At the ongoing G7 foreign ministers' meeting in Liverpool, Liz Truss has a chance to set a new tone for international policy. Just months after she was installed as British Foreign Secretary, Ms Truss is trailblazing some fresh ideas about how states can win the race for international influence.
At the think tank Chatham House last week, Ms Truss took the opportunity to explain her approach to the job. Some modish thoughts emerged in what was a disciplined discourse of what she thought was possible.
First, she argued that it is time to cast off some standard obsessions of international diplomacy. She called for an era of ideas, influence and inspiration. Countries best placed to prosper in this context, she said, would be those offering to build economic influence, set the terms of trade and lead the way to the technologies of the future.
As she greeted US Secretary of State Antony Blinken and other diplomats, Ms Truss was expected to promote partnerships and networks that cover defence, security and technological co-operation, plus the ideas of liberty and opportunity.
It is no accident that she has used her convening power in the G7 presidency to gather in Liverpool.
The city on River Mersey was founded on international trade and migration from the British Isles to America. As the UK briefing paper for the G7 noted, Liverpool has a global reputation, one that far outstrips its population size and indeed level of prosperity. "Liverpool has a rich maritime history and has played a pivotal role in international trade," the note said. "It has fostered global links through its diverse communities and has had an immense musical and sporting impact worldwide."
At the Museum of Liverpool sessions, these themes will come to the fore. There are sessions on global health resilience, acceleration of African investment and outreach to the Association of South-East Asian Nations.
There were echoes in Ms Truss's approach in the launch, also last week, of a new foreign policy framework from the European Council of Foreign Relations (ECFR).
In the aftermath of Brexit, the ECFR downgraded its presence in Britain but its priorities are surprisingly close to those set out by the UK foreign office. Its contention is that the post-Cold War era is over and the end of the 20-year battle against the Taliban in Afghanistan marked the moment when the door slammed shut.
With the erosion of US security supremacy, the ECFR claims that a dream of an ever more compelling liberal international order built on globalisation and the internet is no longer universal. Pursuit of one world defined by the flow of goods and services is off the table because inter-dependence has proved too "double-edged". Or, as Ms Truss put in her speech, countries "dependent on cheap gas, or reliant on others for vital technology like 5G" are guilty of strategic drift.
Instead, the think tank sets out an alternative power map for the international policymaker across seven key terrains in a "Power Atlas".
For the author on the economic file, the battlefield is complex and wide-ranging. Here, tools become weapons as states impose export controls, sanctions and data regulations or shift market access conditions to punish or barter for concessions.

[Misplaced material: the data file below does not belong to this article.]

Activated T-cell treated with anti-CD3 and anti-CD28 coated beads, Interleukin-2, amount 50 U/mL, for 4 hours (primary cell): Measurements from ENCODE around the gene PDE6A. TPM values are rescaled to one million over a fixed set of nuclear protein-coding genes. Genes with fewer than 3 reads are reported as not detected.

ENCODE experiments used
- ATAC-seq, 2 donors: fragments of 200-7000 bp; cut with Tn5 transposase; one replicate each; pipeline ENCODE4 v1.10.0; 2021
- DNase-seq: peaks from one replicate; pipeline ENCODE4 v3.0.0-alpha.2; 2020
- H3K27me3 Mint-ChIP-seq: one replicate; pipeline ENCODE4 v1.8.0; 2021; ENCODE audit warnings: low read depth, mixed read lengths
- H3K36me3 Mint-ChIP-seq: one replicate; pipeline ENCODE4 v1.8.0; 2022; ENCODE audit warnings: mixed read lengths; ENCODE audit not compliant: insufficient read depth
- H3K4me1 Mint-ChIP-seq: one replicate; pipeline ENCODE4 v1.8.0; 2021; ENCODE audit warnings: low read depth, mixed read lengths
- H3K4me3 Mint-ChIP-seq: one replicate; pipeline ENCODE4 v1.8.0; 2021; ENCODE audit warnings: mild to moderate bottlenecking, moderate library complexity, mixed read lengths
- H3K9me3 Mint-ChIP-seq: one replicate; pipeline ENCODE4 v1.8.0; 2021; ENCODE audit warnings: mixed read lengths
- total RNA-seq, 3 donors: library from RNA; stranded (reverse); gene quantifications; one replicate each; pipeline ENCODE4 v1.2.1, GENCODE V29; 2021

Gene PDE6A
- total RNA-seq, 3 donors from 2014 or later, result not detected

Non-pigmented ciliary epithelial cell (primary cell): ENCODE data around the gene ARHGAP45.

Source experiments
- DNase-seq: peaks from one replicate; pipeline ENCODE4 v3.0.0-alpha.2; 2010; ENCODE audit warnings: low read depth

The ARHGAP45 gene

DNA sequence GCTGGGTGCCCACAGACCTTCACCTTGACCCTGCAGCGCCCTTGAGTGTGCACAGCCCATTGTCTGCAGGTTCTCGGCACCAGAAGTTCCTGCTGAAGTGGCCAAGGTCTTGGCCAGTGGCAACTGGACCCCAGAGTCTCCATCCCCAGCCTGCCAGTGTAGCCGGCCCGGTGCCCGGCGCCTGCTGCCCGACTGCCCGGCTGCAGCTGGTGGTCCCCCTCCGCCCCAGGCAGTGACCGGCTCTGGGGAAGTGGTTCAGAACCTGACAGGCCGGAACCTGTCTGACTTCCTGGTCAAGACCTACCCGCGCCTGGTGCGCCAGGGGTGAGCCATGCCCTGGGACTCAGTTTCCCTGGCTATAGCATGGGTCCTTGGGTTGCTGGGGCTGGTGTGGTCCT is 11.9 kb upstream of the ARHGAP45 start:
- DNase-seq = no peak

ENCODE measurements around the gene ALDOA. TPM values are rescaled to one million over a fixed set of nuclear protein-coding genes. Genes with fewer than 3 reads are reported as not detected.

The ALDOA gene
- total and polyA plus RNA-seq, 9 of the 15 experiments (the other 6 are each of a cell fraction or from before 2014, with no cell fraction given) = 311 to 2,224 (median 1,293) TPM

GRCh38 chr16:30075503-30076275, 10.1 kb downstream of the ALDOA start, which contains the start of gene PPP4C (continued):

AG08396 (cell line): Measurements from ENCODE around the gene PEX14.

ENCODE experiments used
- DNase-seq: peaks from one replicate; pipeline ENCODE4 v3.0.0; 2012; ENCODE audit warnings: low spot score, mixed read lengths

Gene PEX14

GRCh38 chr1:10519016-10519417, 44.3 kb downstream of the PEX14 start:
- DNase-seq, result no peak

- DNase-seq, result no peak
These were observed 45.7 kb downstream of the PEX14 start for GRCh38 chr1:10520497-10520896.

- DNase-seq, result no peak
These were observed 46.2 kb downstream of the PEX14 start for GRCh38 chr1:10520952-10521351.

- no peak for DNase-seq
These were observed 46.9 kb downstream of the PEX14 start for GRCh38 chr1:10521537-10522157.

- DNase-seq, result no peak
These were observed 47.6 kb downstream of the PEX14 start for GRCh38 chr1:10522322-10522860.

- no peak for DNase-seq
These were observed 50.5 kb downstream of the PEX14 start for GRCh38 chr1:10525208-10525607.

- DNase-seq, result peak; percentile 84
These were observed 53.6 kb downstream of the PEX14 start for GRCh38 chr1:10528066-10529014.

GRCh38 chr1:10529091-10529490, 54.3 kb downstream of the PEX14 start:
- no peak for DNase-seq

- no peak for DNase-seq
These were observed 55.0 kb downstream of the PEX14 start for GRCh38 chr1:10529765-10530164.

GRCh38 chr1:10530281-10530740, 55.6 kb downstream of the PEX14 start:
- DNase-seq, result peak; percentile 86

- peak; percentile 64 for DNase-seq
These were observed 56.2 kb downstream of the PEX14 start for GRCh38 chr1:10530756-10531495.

Second is the great jockeying around critical digital infrastructure, raw materials, artificial intelligence and quantum technology. This is why some countries wage cyber attacks. It is also why listening agencies and cyber commands are now eclipsing the traditional intelligence agencies that had perfected the art of running humans as agents. Britain's MI6, the fictional home of James Bond, was challenged by its own chief to change its culture to ensure it could win the tech wars by working with Silicon Valley-style expertise.
The next terrain is the climate transition. Quick investment and willingness to embrace strengths shifts away from the carbon economy and defines the winners, the ECFR team surmises. Here, leadership in the process that has seen Cop26 wrap up and the focus now on Cop27 in Egypt and Cop28 in the UAE is a key platform.
In a good example of the type of statecraft Ms Truss outlined, the UK harnessed the power of the City of London to align international investment forces behind climate declarations. People are players on this so-called power map – and not just as individuals but en masse.
ECFR identified shifting categories including "labour, migrants, refugees, tourists, students, expatriates and global elites" – all in way part of a strategic chessboard. Look at the way Belarus and Turkey have leveraged their role on the European borders for diplomatic dividends. Advantage and influence stem from changing the dynamics of the global population.
It isn't just national military strength that matters anymore. Technology differentiates attractiveness of countries as they seek to be acknowledged as military players.
The coronavirus pandemic has shown up the need to boast capabilities in health and system resilience. Vaccine nationalism is more than proof of the reality of this sphere of competition.
As the G7 meeting got under way in Liverpool – the city of The Beatles music band and the eponymous football club – the last battleground of the power map was culture and how that could contribute to a country's soft power. Take, for example, the impact K-pop has had in bolstering South Korea's but also diffusing the US supremacy in this field. Alongside this trend, there has also been the impulse in various parts of the world to close down certain types of cultural influence to preserve the national narrative on history.
How countries choose to traverse this Power Atlas could well determine their place in the world in the years to come.